The Sundries Shack: Breaking News: Global Warming Now Includes a Natural Cooling Trend of Ten Years. And the Ten Years Before That, Too. - When we last checked in on the actual science of global warming, we found that the planet hasn’t actually been warming over the past ten years and that this past year’s cooling completely wiped out the entire warming trend for the past century. Don’t worry, though. This year’s sure to bring back the warming, right? Errr….no. Of course, we all know that one year does not a trend make. So how are those predictions looking over, say, the next ten years? Colder, you say? Oh dear. So this guy, who’s been derided as a lunatic and a “denier” was actually right? Like, completely right with his prediction? Gosh. There’s plenty of “never mind that thermometer” quotes below the the jump. They’re not to be missed. (READ MORE)

Warren Wilkins: Iraq: The New Vietnam - From the initial political debate to the advent of the Iraqi insurgency, certain pundits have lamented the disastrous parallels between the current conflict in Iraq and America’s intervention in Vietnam. At first, the blithely opined comparisons seemed largely superficial, and many remain so despite the passage of time and continued conflict in Iraq. Yet now, with the benefit of added perspective, the oft repeated canard that Iraq is like another “Vietnam” may indeed have merit. Just not in the way a segment of our punditry has previously suggested. In Iraq, much like in Vietnam four decades ago, there exists a certain reticence on the matter of destabilizing foreign/external influences in the principle theater of American military operations (Iraq now, South Vietnam then). (READ MORE)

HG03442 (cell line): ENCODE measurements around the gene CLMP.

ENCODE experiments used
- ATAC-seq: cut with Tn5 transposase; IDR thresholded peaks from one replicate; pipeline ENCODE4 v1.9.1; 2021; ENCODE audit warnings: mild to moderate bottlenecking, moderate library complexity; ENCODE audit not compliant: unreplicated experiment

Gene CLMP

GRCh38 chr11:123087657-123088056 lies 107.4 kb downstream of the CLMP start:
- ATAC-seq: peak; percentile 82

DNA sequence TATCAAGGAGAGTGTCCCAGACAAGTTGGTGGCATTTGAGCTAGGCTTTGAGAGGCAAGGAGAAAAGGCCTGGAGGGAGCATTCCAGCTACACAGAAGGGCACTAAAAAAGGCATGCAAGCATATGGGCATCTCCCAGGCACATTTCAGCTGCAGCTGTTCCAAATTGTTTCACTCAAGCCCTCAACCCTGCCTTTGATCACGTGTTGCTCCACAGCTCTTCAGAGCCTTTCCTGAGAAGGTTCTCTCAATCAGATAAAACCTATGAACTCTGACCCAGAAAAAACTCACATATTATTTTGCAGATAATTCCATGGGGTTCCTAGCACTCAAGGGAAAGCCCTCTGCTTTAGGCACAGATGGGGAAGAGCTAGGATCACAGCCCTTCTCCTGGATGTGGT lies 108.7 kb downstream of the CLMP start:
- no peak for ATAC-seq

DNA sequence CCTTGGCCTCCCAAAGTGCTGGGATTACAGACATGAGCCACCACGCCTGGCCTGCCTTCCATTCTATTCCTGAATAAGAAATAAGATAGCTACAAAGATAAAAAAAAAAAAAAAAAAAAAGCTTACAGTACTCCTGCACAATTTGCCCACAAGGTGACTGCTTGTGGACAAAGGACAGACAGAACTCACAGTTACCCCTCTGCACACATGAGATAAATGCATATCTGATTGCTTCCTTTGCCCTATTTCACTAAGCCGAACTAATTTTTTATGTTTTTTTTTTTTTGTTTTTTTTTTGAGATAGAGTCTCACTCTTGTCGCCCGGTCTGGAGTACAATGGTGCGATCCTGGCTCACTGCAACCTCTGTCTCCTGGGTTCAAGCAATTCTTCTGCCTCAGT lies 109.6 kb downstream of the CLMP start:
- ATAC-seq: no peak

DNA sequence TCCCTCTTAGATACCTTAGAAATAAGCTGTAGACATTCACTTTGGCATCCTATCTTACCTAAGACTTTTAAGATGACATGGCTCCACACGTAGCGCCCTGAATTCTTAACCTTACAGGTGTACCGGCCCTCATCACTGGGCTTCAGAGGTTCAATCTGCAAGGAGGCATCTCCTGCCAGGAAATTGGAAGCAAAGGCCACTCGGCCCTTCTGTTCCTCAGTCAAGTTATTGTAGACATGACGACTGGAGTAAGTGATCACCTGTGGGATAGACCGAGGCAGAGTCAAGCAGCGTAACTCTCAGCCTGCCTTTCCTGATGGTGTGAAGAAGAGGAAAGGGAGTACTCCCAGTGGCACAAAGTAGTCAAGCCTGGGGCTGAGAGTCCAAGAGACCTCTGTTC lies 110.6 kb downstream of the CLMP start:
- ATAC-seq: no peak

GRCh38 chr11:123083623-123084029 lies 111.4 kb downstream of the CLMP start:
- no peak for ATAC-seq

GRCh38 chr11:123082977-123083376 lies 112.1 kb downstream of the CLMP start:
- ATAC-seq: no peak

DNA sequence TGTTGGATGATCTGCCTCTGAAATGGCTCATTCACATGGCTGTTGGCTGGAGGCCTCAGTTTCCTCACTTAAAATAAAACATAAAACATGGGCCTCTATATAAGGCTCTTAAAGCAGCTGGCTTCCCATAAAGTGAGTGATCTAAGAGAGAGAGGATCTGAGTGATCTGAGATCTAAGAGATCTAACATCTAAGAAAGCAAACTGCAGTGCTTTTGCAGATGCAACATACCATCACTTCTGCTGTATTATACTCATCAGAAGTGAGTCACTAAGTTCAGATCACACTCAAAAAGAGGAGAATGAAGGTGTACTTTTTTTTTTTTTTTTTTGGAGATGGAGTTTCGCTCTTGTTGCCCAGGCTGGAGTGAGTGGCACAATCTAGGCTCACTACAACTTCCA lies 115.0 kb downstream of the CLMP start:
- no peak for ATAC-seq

David Bernstein: A Remarkable Definition of Terrorism from Jimmy Carter - Carter on Charlie Rose (Transcript from Nexis): "I think any time any powerhouse takes military action when it's a high danger or almost an inevitability that women and children are going to be killed, I think that can be considered an act of terrorism, yes." Note that Carter's definition of "terrorism" means that no "powerhouse" can ever fight any war, no matter how justified, without being guilty of "terrorism" just as bad as the likes of Hamas (see below) or Al Qaeda--war, after all, just about always means a high danger of civilian casualties. (READ MORE)